Accounting anxiety

Andersen: The auditing firm hasn't lost any clients in Baltimore, but employees here are nervous about the future of the indicted company.

March 21, 2002|By Dan Thanh Dang | Dan Thanh Dang,SUN STAFF

Fresh out of college and working for one of the country's largest accounting firms, 23-year-old Cindy Kolb had big plans. She was getting ready to move out of Towson and into a downtown apartment in June. She was going to kick in some money to rent a Dewey Beach house with friends this summer.

And most of all, she was banking on a long and fruitful career at Arthur Andersen LLP.

Then came the Department of Justice criminal indictment against Andersen last week on charges of obstruction of justice for shredding Enron Corp.-related documents. Now Kolb's biggest concern is whether she'll have a job in a few months.

"I'm just scared," said Kolb, who joined Andersen's Baltimore office in September. "I'm just not sure what's going to happen. I've put off moving. I'm not even sure my company will be around next year. My life is on hold now. I've got six months' experience. That doesn't make me the most sought-after person in the world.

"My mom calls daily, more than once a day," Kolb said. "If I want to move home or need money, she says I know who to call. I'm glad I came here. I don't regret that. But I am worried."

Across the country, thousands of Andersen partners and employees are fighting similar fears as high-profile clients drop the firm and two other Top Five accounting firms back out of merger talks.

Andersen struck back this week with letter-writing campaigns, newspaper ads and written assurances to clients that the 88-year-old firm might be down, but it's not out. It's holding rallies in major cities today, including at the Capitol in Washington.

Yesterday, as hundreds of employees demonstrated outside the U.S. District Court in Houston, the company pleaded not guilty and won its bid for an early trial, which is set for May 6.

"This is much less a firm strategy and much more of a spontaneous outpouring of Andersen people in local offices discussing their feelings about being unfairly tarnished by this indictment," said Pat Dorton, an Andersen spokesman based at its Chicago headquarters.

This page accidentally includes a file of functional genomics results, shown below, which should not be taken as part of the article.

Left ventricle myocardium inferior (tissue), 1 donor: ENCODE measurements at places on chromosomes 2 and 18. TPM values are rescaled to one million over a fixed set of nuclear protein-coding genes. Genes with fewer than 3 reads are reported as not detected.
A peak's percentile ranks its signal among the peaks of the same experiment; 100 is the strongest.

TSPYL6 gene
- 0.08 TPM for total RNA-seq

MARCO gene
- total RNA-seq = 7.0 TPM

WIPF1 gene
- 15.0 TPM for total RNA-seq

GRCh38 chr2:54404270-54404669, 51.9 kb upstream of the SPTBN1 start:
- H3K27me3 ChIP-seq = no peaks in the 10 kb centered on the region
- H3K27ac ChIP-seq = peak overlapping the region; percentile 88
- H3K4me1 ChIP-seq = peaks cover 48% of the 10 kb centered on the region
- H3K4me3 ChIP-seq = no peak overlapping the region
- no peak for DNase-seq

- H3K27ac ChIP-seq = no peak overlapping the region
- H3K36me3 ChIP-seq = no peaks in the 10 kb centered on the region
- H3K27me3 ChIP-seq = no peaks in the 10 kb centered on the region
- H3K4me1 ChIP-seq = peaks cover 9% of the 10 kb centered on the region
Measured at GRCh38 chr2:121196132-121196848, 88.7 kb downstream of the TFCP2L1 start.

"There are just many people and offices around the country that are writing members of Congress and speaking to the media and publicly expressing their feelings."

And what many employees are saying with much anger is that the criminal charges are unfair. Calling the indictment a "death blow," Andersen says it has not only tainted the company's first-rate reputation, but also jeopardized the livelihood of 85,000 employees worldwide who never dealt with Enron, much less knew that the Houston energy company was a client.

Locally, the Baltimore office has not yet lost an employee due to Enron fallout, but managing partner Scott Somerville says he doesn't know how long his workers can afford to be loyal.

As 10 partners and 235 employees here continue auditing companies and checking the final numbers on year-end financial reports, they are being inundated by weekly calls from headhunters and peppered with questions daily from anxious clients, he said.

"We have cooperated, we have worked within the system and we have come forward and said we made a mistake," said Somerville, who has been with Andersen for 26 years. "We were being helpful, doing the right thing and we said we will make amends. We have been punished as a result.

"They have indicted 85,000 people for what a small group of people did. It is unprecedented. That is devastating to an organization like ours. That is devastating to the 245 people here in Baltimore."

Andersen established its presence in Baltimore in 1966. In August 1999, the well-regarded local office moved to more spacious and highly visible quarters at the Inner Harbor's Power Plant building. Its clients include such local heavyweights as the Baltimore Ravens, Carefirst BlueCross BlueShield and Sinclair Broadcast Group Inc.

Somerville says the firm has not lost any Maryland clients, but nationally, Andersen has lost dozens of important clients such as Federal Express Corp., Delta Air Lines and Merck.

Yesterday, banking company BB&T Corp. reversed a January decision to stick with Andersen because of the indictment, ending a 36-year relationship.

"Our clients here are committed to supporting us," said Jigisha Hanel, 34, an audit manager in Andersen's Baltimore office for four years. "But they've got shareholders and boards they answer to. I don't how long our companies can hold on.

"On the day of the indictment, one of my clients called me and said they had gotten two phone calls from other accounting firms telling them to keep their options open. It's really sad."

Meanwhile, employees like Lara Obray continue fielding calls from headhunters trying to lure her away from what many in the industry are calling a "sinking ship."

"I had three calls the day after the indictment came out," said Obray, 25, who has been with the firm for almost three years. "They said, `You may want to recheck your career. Rethink your future.' My dad wants me to find out what's out there. My boyfriend says I should keep my eyes open.

"I don't want to bail. I want to go down with the ship."

Sun staff writer Paul Adams contributed to this article.

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